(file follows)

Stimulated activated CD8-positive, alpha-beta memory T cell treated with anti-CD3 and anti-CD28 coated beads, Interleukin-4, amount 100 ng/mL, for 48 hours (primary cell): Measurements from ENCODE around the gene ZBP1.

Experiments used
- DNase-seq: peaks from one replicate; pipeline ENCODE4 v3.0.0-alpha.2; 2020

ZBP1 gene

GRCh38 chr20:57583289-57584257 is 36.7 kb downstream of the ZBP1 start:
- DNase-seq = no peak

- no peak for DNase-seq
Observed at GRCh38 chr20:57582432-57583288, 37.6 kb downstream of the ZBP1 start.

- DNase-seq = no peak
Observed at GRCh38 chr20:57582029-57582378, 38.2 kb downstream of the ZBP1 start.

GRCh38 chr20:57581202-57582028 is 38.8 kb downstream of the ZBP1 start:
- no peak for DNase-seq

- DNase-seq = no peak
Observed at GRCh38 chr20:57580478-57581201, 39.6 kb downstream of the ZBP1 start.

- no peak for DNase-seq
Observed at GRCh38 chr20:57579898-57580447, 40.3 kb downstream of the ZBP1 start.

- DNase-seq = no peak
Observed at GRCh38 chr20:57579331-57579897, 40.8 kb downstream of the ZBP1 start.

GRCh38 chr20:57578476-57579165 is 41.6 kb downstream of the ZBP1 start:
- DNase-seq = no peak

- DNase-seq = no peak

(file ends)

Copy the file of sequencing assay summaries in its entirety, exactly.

Stimulated activated CD8-positive, alpha-beta memory T cell treated with anti-CD3 and anti-CD28 coated beads, Interleukin-4, amount 100 ng/mL, for 48 hours (primary cell): Measurements from ENCODE around the gene ZBP1.

Experiments used
- DNase-seq: peaks from one replicate; pipeline ENCODE4 v3.0.0-alpha.2; 2020

ZBP1 gene

GRCh38 chr20:57583289-57584257 is 36.7 kb downstream of the ZBP1 start:
- DNase-seq = no peak

- no peak for DNase-seq
Observed at GRCh38 chr20:57582432-57583288, 37.6 kb downstream of the ZBP1 start.

- DNase-seq = no peak
Observed at GRCh38 chr20:57582029-57582378, 38.2 kb downstream of the ZBP1 start.

GRCh38 chr20:57581202-57582028 is 38.8 kb downstream of the ZBP1 start:
- no peak for DNase-seq

- DNase-seq = no peak
Observed at GRCh38 chr20:57580478-57581201, 39.6 kb downstream of the ZBP1 start.

- no peak for DNase-seq
Observed at GRCh38 chr20:57579898-57580447, 40.3 kb downstream of the ZBP1 start.

- DNase-seq = no peak
Observed at GRCh38 chr20:57579331-57579897, 40.8 kb downstream of the ZBP1 start.

GRCh38 chr20:57578476-57579165 is 41.6 kb downstream of the ZBP1 start:
- DNase-seq = no peak

- DNase-seq = no peak